Sharpe RM, Dunn SN, Cahoon AB. 2008 A Plastome Primer Set for Comprehensive Quantitative Real Time RT-PCR Analysis of Zea mays: A Starter Primer Set for Other Poaceae Species. Plant Methods 4:14. DOI: 10.1186/1746-4811-4-14.

Cahoon AB, Takacs EM, Sharpe RM, Stern DB. 208. Nuclear, chloroplast, and mitochondrial transcript abundance along a maize leaf development gradient. Plant Mol Biol. 66, 1-2, 33-46 DOI: 10.1007/s11103-007-9250-z.

Farone M, Sharpe R. 2007. Smooth and Rough Colony Variants of Shigella sonnei on Congo Red Agar. Journal of Microbiooty & Biology Education. American Society for Microbiology.
R_TayengwaReuben Tayengwa

Email: rtayengwa@wsu.edu
PhD: Spring 2015
Advisor: Neff
Department: CSS
Current: Post-Doc, CCS, WSU

Dissertation: Molecular Genetic Analysis of Two Plant-Specific Gene Families, SOFL and AHL, in Arabidopsis Thaliana

Worked in the Neff lab where the lab identified a family of three plant-specific proteins in Arabidopsis (SOB5, AtSOFL1 and AtSOFL2) which, when over-expressed, increase levels of specific cytokinins. These proteins have no known function. I am currently using a combination of molecular genetics and biochemical tools to investigate the biological function of these three proteins.
S_NelsonSven Nelson

Email: sven.nelson100@email.wsu.edu
PhD: Spring 2015
Advisor: Camille Steber
Department: CSS
Current: USDA, University of Missouri, Columbia

Dissertation: Transcriptomic and hormonal analyses to elucidate the control of Arabidopsis seed dormancy

Sven completed his PhD in the lab of Dr. Camille M. Steber where he investigated the role of GA signaling in Arabidopsis seed dormancy. GA (gibberellin) is a phytohormone that functions antagonistically to ABA (abscisic acid) with regards to seed dormancy; whereas ABA is involved in the onset and maintenance of seed dormancy, GA functions to stimulate seed germination. Prior to entering graduate school at WSU he was a research technician in the laboratory of Dr. Stanley Fields who is well known for his development of the yeast 2-hybrid technique for detecting protein-protein interactions. Prior to that he was living in Japan as an English teacher which is also where he met his wife, Shoko.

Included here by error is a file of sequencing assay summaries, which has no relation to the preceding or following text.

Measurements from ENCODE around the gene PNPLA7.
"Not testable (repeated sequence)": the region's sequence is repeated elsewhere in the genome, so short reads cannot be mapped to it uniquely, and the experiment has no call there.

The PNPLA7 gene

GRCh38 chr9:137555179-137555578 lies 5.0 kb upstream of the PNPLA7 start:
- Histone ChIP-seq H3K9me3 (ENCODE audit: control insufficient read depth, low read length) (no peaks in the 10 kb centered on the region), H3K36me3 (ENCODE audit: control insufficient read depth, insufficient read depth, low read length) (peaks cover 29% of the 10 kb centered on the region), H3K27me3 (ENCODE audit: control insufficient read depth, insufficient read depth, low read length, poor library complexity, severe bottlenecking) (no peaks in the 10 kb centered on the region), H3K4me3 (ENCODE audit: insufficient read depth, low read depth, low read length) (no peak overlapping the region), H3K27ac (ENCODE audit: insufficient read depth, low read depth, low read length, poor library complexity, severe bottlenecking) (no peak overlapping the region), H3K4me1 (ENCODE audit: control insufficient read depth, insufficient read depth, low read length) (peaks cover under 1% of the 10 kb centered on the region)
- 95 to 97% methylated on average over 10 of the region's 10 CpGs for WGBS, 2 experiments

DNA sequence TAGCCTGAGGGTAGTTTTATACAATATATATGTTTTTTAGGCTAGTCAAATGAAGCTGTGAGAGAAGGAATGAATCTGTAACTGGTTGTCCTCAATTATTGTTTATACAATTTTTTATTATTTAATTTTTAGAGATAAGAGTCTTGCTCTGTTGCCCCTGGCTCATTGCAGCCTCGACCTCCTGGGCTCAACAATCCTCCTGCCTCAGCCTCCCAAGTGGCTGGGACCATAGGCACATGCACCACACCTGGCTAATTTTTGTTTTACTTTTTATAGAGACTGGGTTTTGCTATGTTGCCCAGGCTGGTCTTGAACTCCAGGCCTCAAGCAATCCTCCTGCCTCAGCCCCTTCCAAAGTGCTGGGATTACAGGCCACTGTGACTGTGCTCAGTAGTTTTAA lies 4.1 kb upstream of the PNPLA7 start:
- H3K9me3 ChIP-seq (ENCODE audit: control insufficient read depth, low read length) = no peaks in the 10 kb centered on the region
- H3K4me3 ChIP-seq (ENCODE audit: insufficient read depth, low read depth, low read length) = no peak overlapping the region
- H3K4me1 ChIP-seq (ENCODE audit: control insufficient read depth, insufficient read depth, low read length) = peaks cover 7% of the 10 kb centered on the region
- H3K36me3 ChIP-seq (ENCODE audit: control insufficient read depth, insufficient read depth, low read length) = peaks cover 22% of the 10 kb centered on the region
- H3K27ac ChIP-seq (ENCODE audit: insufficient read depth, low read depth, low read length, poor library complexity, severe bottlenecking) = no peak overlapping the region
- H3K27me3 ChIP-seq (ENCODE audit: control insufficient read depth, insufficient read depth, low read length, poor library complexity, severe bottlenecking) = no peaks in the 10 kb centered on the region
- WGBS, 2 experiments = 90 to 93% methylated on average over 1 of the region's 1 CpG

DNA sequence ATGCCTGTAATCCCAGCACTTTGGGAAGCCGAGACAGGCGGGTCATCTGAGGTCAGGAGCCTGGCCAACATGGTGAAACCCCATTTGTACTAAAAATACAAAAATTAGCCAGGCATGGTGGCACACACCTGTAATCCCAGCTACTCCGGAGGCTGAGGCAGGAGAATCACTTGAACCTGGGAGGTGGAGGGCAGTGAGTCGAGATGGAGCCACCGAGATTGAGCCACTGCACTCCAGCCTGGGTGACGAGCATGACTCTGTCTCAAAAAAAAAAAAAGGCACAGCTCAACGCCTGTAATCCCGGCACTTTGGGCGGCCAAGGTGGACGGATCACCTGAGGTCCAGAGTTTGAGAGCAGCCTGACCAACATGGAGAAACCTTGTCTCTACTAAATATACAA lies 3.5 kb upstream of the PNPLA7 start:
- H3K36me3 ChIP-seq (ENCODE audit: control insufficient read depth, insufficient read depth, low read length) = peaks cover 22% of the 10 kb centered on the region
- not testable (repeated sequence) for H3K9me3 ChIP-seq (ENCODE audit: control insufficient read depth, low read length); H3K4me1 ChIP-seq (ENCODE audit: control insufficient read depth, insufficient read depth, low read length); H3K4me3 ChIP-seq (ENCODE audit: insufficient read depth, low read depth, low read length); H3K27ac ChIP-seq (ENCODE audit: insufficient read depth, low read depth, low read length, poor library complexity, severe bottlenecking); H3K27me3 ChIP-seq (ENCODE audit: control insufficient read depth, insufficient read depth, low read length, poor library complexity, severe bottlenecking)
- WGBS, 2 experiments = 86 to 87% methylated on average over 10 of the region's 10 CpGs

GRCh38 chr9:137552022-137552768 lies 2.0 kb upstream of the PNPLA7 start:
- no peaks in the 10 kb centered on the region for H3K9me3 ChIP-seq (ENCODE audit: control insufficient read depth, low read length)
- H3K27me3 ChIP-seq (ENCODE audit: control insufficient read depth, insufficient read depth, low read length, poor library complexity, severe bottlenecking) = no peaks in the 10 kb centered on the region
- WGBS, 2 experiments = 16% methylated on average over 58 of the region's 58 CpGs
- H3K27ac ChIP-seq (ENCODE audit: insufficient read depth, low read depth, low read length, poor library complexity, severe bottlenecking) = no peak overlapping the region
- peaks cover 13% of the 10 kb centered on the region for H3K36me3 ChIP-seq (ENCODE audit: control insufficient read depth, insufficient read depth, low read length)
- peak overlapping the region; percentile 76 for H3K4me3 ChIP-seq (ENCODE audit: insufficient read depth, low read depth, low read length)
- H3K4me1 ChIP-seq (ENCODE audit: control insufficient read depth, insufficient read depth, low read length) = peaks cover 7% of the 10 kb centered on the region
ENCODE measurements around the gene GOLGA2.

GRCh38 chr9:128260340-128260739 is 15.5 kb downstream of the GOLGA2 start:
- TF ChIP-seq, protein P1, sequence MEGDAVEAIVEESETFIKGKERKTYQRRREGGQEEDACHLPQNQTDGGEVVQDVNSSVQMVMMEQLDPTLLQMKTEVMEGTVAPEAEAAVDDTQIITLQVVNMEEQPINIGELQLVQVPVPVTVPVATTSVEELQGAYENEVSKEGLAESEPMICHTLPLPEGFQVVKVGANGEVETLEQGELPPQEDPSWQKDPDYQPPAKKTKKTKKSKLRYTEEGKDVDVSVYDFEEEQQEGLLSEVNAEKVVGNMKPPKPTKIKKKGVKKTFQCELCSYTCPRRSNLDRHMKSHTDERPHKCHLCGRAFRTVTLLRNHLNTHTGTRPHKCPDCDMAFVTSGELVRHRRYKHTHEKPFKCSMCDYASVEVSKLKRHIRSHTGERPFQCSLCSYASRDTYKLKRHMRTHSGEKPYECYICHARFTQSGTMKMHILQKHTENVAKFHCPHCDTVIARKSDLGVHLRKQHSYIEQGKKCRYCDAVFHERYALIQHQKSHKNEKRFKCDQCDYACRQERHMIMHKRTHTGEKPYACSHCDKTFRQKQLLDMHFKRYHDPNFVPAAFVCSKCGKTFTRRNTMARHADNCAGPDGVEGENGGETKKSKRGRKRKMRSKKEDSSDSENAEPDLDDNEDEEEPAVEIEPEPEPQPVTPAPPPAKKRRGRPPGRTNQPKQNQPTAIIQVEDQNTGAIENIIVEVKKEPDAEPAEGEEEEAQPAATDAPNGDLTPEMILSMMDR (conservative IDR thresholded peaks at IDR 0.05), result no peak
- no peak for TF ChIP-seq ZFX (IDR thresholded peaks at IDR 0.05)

Publications: Ariizumi, T., Hauvermale, A. L., Nelson, S. K., Hanada, A., Yamaguchi, S., and Steber, C. M. (2013). Lifting DELLA repression of Arabidopsis seed germination by nonproteolytic gibberellin signaling. Plant Physiol 162 (4), 2125–2139.

Shramm, E.C., Nelson, S.K., Kidwell, K., and Steber, C.M. (2012) Increased ABA sensitivity results in higher seed dormancy in soft white spring wheat cultivar 'Zak'. Theor Appl Genet 126 (3), 791-803.

Schramm, E.C., Nelson, S.K., and Steber, C.M. (2012). Wheat ABA-insensitive mutants result in reduced grain dormancy. Euphytica 188: 35-49.

Fowler, D.M., Cooper, S.J., Stephany, J.J., Hendon, N., Nelson, S., and Fields, S. (2010). Suppression of statin effectiveness by copper and zinc in yeast and human cells. Mol. BioSyst 7: 533-544.

Cooper, S.J., Finney, G.L., Brown, S.L., Nelson, S.K., Hesselberth, J., Maccoss, M., and Fields, S. (2010). High-throughput profiling of amino acids in strains of the Saccharomyces cerevisiae deletion collection. Genome Res 20: 1288-1296.
R_KaurRamonjot Kaur

Email: ramanjot.kaur@wsu.edu
PhD: Summer 2015
Advisor: Gill
Department: CSS
Current: Research Associate

Dissertation: Understanding and Utilizing Chromosome Pairing Control in Polyploid Wheat

Ramanjot received her B.S from Punjab Agricultural University, India and Joined WSU as a graduate student in the year 2009. Her research focused on understanding chromosomal pairing in polyploid plants with emphasis on wheat. A precise understanding of homologous and homoeologous pairing as a basis of meiotic crossing over is of fundamental importance if transfer of genes for plant improvement from closely or distantly related species is to be undertaken. The research will be a step towards answering many questions related to the fundamental processes of recombination.
A_DhaliwalAmandeep Dhaliwal

Email: adhaliwal@wsu.edu
PhD: Fall 2015
Advisor: Gill
Department: CSS
Current: Director of Research Operations - GeneShifters

Dissertation: "Molecular Characterization of a Wheat Ortholog of ABC1 (TaABCB1) Gene Involved in Dwarfism via Interrupted Auxin Transport"


Important plant growth hormone gibberellic acid (GA)-deficient wheat and rice were instrumental in bringing about the Green Revolution. However, growing evidence suggests that GA-deficient plants put a ceiling for yield especially under limited water conditions. In addition to GA dwarfs, agronomically relevant reduction in plant height with no yield penalty can also be achieved by mutating genes involved in the biology of other plant hormones such as auxin and brassinosteroids. Therefore, focus of my research is to identify and characterize an alternate dwarfing gene system for wheat and other grasses.